This article was spurred by two things.
First, by a reader specifically asking for it, on another capsule post in this series (always a good sign). And second, by some consultancy work I’ve been doing, where the client had assembled an impressively detailed plan of their own for a versatile, quality wardrobe.
In response, below I’ve set out a complete proposed wardrobe, with links to the relevant clothing categories on Permanent Style (which of course includes coverage of makers) – and in the Wardrobe Building series there are pieces providing greater detail.
The big problem with a capsule wardrobe is that it varies so much depending on lifestyle and working environment.
Some PS readers still wear a suit every working day; some never wear one. A capsule wardrobe cannot hope to cater to both.
So here I’ve aimed somewhere in the middle. This is a wardrobe for someone that wears a jacket most of the time for work, sometimes just knitwear. And isn’t reduced to a T-shirt and sweatpants at the weekend.
Also, its aim is to create as many different outfits as possible, for a relatively small number of situations. In any capsule there is a tension between those two things, and I’ve aimed for the former.
Here, the objective is for everything to go with everything, so the clothes can be swapped around and produce the maximum number of combinations.
I’ll do a separate post suggesting how the wardrobe could be acquired over a few years, with different budgets.
1. Navy wool single-breasted jacket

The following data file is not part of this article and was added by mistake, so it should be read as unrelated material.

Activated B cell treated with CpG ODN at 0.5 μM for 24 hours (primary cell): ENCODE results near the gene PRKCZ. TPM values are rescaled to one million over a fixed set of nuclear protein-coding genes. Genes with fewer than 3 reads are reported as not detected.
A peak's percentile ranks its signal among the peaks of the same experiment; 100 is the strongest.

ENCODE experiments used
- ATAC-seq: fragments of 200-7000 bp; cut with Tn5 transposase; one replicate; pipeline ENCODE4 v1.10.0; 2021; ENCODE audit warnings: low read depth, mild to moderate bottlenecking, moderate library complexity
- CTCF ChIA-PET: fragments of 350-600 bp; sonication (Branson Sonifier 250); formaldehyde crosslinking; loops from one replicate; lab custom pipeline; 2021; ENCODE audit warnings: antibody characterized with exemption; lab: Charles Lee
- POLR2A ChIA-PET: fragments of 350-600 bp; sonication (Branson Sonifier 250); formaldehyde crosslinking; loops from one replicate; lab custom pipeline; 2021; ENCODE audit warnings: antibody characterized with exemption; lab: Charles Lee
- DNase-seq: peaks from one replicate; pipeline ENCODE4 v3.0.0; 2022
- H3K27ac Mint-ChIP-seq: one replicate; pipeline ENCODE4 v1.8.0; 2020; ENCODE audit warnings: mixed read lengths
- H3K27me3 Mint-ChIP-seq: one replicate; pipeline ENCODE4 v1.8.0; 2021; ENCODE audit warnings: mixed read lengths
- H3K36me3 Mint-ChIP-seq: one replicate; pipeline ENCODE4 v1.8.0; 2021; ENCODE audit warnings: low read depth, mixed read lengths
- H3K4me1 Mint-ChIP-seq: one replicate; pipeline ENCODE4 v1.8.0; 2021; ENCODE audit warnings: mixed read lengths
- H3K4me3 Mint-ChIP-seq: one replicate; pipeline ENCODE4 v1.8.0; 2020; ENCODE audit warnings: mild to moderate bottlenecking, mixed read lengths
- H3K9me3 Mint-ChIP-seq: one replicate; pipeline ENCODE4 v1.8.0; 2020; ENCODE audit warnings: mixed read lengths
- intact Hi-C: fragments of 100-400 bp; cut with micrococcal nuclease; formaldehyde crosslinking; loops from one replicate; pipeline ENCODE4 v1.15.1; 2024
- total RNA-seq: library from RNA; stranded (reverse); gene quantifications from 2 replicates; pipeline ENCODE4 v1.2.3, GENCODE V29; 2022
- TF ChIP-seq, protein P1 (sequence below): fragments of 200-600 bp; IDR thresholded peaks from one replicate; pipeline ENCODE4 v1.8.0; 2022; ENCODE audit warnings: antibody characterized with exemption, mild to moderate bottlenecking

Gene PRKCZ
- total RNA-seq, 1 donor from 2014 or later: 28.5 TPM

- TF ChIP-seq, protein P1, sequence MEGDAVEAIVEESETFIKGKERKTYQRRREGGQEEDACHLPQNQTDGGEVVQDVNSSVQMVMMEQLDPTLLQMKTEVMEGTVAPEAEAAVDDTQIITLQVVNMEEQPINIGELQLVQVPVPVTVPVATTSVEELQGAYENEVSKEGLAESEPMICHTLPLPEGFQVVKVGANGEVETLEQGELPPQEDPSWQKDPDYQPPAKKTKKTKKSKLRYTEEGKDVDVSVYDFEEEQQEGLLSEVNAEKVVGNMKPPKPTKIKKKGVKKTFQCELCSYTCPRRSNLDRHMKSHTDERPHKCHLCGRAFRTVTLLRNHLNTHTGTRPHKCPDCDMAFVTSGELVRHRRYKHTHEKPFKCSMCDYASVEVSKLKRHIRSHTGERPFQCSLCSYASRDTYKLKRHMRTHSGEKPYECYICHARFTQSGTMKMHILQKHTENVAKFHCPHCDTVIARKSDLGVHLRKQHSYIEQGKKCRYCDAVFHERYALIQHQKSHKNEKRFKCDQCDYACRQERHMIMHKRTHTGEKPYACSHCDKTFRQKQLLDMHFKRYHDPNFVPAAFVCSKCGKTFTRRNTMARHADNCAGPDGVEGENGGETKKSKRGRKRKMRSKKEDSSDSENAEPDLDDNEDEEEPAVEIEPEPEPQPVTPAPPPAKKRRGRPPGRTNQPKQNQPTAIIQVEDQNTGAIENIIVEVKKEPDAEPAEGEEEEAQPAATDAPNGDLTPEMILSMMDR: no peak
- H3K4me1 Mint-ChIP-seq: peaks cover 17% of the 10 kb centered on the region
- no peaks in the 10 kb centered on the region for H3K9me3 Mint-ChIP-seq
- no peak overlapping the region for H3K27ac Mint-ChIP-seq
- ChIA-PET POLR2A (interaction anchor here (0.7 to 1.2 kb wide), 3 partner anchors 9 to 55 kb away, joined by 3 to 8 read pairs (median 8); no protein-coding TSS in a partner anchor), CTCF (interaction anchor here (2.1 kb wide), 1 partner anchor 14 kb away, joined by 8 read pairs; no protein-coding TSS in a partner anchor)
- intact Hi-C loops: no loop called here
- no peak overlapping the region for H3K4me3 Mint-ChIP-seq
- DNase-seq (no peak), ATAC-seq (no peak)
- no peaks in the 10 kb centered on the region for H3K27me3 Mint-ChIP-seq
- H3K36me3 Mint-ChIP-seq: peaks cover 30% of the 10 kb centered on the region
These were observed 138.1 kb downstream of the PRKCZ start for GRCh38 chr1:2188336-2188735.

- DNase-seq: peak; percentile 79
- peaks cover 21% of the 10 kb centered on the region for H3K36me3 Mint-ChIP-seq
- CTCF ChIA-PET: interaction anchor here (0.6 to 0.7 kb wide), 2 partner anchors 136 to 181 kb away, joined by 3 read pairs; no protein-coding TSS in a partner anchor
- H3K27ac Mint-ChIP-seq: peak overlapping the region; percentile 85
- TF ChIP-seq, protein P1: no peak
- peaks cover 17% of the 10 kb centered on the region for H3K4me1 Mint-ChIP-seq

2. Dark-brown wool or tweed single-breasted jacket
These should both be soft in construction, with a natural shoulder, enabling them to be worn with jeans as well as flannels.
They are both dark in colour, because things will be most versatile when the jackets are all dark and the trousers all light. And they are in wool, rather than cashmere or cotton.
The jackets should also be mid-weight, somewhere around 10-13oz. Layers will be fine for colder weather, and we’re not trying to properly cover hot weather.
3. Mid-grey flannels
4. Beige chinos/tailored cotton trousers
5. Mid-blue jeans
All of these should go with both the jackets. So keep the chinos smart for that reason, and the jeans too.
Having the jeans a mid-blue rather than dark indigo means they will go with the navy jacket, knitwear and much else, as well as colours like brown, green or cream.
6. Blue oxford shirts
7. Striped blue/white oxford shirts
8. White oxford shirts
How many shirts you need will depend on whether you wear one every day, and how regularly you wash everything. But perhaps two blue, one white and one stripe would be a good balance.
They don’t have to be in oxford cloth, but should sit sufficiently between casual and formal to work with both jeans and flannels. Oxford cloth is just particularly good at that.
And the most important thing in terms of style is that the collar works with and without a tie. Which will often be a button down, but doesn’t have to be.
9. Dark-brown suede loafer
10. Dark brown derby or chukka boot